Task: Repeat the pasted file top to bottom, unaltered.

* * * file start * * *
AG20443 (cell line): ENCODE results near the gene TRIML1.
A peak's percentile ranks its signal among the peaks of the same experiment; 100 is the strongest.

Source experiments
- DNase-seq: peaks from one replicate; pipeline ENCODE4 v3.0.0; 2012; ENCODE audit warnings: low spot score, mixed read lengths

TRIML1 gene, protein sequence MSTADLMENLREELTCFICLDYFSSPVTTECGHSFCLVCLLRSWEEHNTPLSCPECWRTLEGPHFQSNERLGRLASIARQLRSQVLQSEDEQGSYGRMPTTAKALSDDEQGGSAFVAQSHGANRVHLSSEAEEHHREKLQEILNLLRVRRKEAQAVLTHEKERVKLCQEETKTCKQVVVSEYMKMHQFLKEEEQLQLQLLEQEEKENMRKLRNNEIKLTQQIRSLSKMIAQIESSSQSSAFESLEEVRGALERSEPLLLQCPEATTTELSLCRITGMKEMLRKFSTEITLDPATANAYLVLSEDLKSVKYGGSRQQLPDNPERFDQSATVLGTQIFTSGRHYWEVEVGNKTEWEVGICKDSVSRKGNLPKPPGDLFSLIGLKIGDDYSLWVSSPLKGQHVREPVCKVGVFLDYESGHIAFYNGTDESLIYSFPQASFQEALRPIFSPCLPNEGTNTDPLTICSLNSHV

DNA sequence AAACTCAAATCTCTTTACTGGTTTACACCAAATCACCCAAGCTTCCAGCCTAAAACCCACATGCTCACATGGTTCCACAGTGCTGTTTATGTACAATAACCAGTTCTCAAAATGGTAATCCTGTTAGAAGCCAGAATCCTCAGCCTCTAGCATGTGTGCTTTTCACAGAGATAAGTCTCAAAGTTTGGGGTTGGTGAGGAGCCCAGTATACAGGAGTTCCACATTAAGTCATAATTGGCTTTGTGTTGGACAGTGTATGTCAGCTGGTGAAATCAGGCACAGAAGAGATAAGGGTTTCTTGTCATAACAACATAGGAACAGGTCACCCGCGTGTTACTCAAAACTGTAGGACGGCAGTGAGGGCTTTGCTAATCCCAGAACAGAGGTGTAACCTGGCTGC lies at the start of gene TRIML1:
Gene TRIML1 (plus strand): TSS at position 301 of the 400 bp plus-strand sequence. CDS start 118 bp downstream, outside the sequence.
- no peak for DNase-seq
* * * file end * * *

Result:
AG20443 (cell line): ENCODE results near the gene TRIML1.
A peak's percentile ranks its signal among the peaks of the same experiment; 100 is the strongest.

Source experiments
- DNase-seq: peaks from one replicate; pipeline ENCODE4 v3.0.0; 2012; ENCODE audit warnings: low spot score, mixed read lengths

TRIML1 gene, protein sequence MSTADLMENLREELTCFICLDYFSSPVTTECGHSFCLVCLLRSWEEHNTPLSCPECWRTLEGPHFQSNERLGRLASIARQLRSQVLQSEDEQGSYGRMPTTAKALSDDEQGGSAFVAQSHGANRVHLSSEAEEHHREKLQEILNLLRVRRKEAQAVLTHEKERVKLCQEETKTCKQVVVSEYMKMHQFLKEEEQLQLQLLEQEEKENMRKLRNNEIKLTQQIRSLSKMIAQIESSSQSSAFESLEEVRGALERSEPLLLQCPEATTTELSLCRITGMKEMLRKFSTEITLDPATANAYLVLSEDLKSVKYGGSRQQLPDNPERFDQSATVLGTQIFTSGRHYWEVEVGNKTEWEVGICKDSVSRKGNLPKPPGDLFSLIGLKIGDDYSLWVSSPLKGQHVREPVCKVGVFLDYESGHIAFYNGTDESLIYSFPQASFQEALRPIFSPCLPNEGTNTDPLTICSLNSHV

DNA sequence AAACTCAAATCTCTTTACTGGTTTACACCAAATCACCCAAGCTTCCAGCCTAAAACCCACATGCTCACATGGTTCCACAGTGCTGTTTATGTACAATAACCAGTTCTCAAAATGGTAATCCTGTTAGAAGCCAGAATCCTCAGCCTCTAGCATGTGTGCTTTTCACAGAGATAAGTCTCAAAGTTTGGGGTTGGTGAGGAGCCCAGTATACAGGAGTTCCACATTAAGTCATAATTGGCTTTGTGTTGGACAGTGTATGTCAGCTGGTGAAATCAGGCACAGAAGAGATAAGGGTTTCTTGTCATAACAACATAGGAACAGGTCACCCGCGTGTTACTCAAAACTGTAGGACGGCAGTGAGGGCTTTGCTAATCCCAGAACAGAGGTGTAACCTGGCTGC lies at the start of gene TRIML1:
Gene TRIML1 (plus strand): TSS at position 301 of the 400 bp plus-strand sequence. CDS start 118 bp downstream, outside the sequence.
- no peak for DNase-seq